Trillium Book Awards Author Reading 2015

At the Desk: Sarah Henstra

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Sarah Henstra (photo credit: Paola Scattolon)

Leonora Somerville, the protagonist in Sarah Henstra's Mad Miss Mimic (Razorbill Canada) may be excellent at imitating others, but Sarah herself is as original as it gets, and so is her literary debut. Set in nineteenth century London, Mad Miss Mimic tells the story of 17-year old Leonora. Beautiful and wealthy, she should be the toast of the town as she prepares for her formal presentation to the upper class society she was born into. But Leonora is not like other 17-year old girls. When she is speaking as herself, she is burdened by an uncontrollable stutter. Yet when she is imitating someone else, not only does she speak flawlessly, but her mimicry is uncanny. Leonora's story is a rollicking adventure through old London, featuring opium, courtships, gangs and madness, all as Leonora pursues the one thing she most needs to find — her voice.

Today we're speaking to Sarah as part of our At the Desk series, which asks writers to pull back the curtain on their workspaces and give us a peek into their writing processes.

Sarah takes us with her to her various writing spaces, from bedroom to kitchen to café, and explains how a "desk" can be many things — including, under the right circumstances, a person.

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I spent a lot of years trying to figure out the best location to write. Key factors in the equation: two active, growing boys (now 11 and 15, and noisier than ever); recurrent lower-back pain; on any given day, a tendency to take care of to-do lists before writing instead of writing.

A desk is a structure for work. Ideally it will be solid, level and expansive enough to keep the elements of my project in order. My home office is the other half of our master bedroom. In an effort to solve the back-pain issue I use a DIY treadmill desk. I saunter along at a pace of approx. 1km/hr. This keeps my spine warm and my hips loose, and research suggests the increased circulation to the brain boosts creativity too.

But there are still the children and the to-do lists. So more often than not I’m driven out to a local café, where I block out distractions with my Great Lakes Swimmers playlist on shuffle or the free app Rainy Café (an ingenious source of white noise in the form of a muted café soundtrack plus a rainstorm).

The single biggest productivity-booster for my writing, though, has been writing with a buddy. My “desk” has become a set of like-minded writers who are solid, level and expansive enough to keep me on track. I have three friends with whom I meet up very regularly to write, either one-on-one or in threes: Kathryn Kuitenbrouwer, Suzanne Alyssa Andrew and Heidi Reimer. We don’t read each other’s writing or spend much time chatting about our projects — at least, we don’t do those things when we meet to write. We simply open our notebooks or laptops and get to work. For me, knowing a friend is at the café waiting for me is the key difference between a) putting in a load of laundry, answering ten emails and deciding I may as well grade a few papers since I’m not writing anyhow and b) actually sitting down to write.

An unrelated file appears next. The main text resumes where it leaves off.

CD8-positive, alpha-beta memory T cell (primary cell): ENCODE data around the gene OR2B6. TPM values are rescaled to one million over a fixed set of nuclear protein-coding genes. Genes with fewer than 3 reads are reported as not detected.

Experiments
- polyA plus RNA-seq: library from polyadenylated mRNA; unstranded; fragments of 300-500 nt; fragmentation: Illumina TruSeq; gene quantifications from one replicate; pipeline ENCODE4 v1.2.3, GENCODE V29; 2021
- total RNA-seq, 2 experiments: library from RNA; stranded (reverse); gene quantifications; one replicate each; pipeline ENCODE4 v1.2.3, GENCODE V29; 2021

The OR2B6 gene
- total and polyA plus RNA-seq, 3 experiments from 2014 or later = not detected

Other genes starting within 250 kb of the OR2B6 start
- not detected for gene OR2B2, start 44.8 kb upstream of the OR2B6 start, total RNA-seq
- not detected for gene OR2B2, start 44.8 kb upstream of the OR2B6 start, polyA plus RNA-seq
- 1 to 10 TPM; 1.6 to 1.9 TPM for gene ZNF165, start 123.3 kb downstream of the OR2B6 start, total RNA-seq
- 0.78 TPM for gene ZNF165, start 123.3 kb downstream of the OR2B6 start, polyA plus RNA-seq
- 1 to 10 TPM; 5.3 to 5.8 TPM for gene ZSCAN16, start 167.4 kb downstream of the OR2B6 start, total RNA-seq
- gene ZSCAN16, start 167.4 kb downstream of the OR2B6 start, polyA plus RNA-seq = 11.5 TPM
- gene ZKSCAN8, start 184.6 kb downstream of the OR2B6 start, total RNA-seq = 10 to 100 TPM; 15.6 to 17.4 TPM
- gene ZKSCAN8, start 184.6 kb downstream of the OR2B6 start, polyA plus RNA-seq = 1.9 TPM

Take, for example, my 7:00-10:00am Saturday morning sessions with Heidi. If Heidi and I didn’t text each other on Friday night and agree to meet — if it was me, all by myself, trying to choke down breakfast in time to be at my desk by 7:00am on a Saturday — well, there’s no way it would happen. But together, Heidi and I have found we can get a substantial amount of writing done before our families rub the sleep from their eyes.

Having more than one such friend helps with scheduling. And of course I write solo all the time, too. But it’s easier to write at home or at school when I’m already midway through a scene, and it’s easier to begin a new scene sitting across from a buddy who can raise an eyebrow at my screen and say, "Hold up there, is that Facebook?"

Every so often my writing does require a physical work surface, and that will generally be my dining table. When I’m mapping out a novel-in-progress I use a lengthy snippet of receipt tape to outline subplots and character arcs. This is big-picture narrative work, and for me it involves staring down at the tapes, moving sticky notes back and forth, writing and erasing, rolling out one new tape after another. Throwing a tablecloth over the whole thing at dinnertime is always an acute reminder of the things competing for my attention. It reminds me that finding time and space to write isn’t something separate from being a writer. Finding time and space to write — and, for me, people to write with — is being a writer.

Sarah Henstra


Sarah Henstra is a professor of English at Ryerson University, where she teaches courses in Gothic Literature, Fairy Tales & Fantasy, and Women in Fiction. Some of her best story ideas come from class discussions. She lives in Toronto with her husband, two sons, and a poodle named Nora. Mad Miss Mimic is her first novel.

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